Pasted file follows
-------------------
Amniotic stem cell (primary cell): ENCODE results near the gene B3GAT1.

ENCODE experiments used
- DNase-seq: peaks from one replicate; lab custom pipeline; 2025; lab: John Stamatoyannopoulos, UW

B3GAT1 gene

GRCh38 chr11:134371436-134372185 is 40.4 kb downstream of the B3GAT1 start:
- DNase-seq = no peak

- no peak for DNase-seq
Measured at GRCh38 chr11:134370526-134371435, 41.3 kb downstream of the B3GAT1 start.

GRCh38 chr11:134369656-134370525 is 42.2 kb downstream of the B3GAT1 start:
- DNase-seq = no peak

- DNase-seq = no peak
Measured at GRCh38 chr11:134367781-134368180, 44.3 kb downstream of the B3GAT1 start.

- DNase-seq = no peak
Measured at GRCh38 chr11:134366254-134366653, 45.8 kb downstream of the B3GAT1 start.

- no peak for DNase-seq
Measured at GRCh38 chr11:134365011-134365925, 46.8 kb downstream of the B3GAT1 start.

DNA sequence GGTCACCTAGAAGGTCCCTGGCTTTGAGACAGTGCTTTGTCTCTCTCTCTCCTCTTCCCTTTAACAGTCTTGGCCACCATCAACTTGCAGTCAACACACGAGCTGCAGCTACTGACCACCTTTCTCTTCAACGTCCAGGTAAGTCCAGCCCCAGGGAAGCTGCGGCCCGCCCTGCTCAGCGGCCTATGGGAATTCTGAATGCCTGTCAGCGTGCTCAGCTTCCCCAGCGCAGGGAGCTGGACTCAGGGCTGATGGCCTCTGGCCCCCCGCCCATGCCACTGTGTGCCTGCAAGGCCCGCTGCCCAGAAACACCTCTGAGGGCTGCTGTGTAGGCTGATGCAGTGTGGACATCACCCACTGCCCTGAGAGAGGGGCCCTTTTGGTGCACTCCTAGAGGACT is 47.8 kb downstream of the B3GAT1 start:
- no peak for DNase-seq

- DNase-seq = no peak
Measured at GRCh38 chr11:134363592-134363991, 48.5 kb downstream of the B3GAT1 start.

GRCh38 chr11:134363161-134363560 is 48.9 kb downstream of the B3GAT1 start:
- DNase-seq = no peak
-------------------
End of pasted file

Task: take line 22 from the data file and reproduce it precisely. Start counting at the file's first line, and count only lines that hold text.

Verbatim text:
- DNase-seq = no peak